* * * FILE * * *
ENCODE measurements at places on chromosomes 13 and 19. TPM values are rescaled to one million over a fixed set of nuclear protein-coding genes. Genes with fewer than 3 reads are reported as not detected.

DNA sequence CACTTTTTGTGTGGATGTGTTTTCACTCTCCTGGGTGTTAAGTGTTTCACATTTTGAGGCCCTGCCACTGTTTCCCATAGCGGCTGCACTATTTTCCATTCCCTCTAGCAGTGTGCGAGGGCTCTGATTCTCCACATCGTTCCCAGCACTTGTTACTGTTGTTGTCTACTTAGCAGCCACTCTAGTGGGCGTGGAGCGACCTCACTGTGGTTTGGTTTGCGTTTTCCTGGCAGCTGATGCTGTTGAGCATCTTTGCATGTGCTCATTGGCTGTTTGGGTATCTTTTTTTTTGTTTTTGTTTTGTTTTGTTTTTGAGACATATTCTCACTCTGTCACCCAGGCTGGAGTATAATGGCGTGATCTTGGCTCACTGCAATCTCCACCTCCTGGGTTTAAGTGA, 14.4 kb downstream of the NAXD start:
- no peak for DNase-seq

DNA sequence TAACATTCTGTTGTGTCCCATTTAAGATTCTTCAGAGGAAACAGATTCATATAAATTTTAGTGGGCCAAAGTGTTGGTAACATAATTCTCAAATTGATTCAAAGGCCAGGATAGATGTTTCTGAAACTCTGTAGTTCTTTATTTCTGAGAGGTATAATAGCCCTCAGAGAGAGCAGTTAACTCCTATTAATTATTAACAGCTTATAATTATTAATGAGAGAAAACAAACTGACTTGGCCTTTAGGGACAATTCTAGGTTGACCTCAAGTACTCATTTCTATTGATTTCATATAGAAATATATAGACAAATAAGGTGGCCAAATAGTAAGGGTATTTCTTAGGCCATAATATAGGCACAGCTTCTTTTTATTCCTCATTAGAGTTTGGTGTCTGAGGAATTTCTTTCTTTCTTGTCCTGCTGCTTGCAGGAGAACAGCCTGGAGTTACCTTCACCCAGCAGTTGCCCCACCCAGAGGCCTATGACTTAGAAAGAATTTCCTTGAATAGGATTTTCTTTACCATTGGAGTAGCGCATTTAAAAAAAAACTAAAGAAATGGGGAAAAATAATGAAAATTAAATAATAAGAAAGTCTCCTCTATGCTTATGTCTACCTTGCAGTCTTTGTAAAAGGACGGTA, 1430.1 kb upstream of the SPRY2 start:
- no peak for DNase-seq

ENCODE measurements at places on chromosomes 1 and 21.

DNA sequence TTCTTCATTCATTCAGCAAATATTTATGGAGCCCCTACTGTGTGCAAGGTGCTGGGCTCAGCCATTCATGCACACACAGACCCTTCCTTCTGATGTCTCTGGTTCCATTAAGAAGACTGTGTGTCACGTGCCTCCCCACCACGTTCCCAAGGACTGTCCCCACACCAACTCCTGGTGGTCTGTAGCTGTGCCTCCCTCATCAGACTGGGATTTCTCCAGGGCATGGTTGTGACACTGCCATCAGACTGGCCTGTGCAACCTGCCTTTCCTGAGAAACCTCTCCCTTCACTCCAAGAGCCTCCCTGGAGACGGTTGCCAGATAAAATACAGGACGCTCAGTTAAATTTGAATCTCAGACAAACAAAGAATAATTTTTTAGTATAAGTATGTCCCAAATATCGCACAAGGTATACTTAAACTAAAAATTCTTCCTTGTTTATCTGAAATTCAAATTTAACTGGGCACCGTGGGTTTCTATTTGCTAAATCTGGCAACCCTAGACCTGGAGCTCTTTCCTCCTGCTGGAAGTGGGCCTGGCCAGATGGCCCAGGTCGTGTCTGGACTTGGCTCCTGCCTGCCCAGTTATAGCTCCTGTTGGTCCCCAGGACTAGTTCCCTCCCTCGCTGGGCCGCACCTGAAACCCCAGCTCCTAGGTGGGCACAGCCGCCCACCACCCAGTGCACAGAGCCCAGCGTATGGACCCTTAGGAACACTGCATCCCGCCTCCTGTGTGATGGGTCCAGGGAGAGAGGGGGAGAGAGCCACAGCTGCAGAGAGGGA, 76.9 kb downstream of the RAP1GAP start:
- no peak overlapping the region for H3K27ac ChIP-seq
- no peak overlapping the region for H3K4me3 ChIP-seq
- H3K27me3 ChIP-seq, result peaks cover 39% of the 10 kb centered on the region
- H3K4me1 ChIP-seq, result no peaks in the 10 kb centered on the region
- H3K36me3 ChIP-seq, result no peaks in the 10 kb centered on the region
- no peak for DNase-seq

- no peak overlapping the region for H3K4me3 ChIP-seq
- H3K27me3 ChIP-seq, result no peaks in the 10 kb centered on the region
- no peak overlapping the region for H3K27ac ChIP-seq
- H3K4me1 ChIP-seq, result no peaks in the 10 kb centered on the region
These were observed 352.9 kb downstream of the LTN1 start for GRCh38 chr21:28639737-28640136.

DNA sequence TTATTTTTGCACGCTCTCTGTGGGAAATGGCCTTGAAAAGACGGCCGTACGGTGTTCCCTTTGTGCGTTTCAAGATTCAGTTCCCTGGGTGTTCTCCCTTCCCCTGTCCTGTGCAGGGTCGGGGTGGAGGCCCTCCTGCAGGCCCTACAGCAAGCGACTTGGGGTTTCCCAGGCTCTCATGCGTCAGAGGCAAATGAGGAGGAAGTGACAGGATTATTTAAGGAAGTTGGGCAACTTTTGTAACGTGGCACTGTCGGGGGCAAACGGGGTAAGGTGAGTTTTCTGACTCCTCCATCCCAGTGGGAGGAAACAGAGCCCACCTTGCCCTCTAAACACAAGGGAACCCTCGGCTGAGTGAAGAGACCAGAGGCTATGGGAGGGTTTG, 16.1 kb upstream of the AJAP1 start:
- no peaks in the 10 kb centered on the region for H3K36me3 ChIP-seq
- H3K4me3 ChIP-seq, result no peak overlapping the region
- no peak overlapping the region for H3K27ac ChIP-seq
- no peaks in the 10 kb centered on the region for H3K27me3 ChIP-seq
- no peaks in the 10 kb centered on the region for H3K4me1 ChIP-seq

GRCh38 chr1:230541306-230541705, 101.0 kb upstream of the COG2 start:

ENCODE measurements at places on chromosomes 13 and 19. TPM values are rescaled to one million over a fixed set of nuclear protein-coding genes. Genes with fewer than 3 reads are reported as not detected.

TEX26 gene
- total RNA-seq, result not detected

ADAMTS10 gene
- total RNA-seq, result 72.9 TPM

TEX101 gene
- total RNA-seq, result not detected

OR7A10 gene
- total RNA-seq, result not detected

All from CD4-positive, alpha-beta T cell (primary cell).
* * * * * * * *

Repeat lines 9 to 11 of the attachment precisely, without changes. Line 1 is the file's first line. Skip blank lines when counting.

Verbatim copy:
- no peak overlapping the region for H3K4me3 ChIP-seq
- H3K27me3 ChIP-seq, result peaks cover 39% of the 10 kb centered on the region
- H3K4me1 ChIP-seq, result no peaks in the 10 kb centered on the region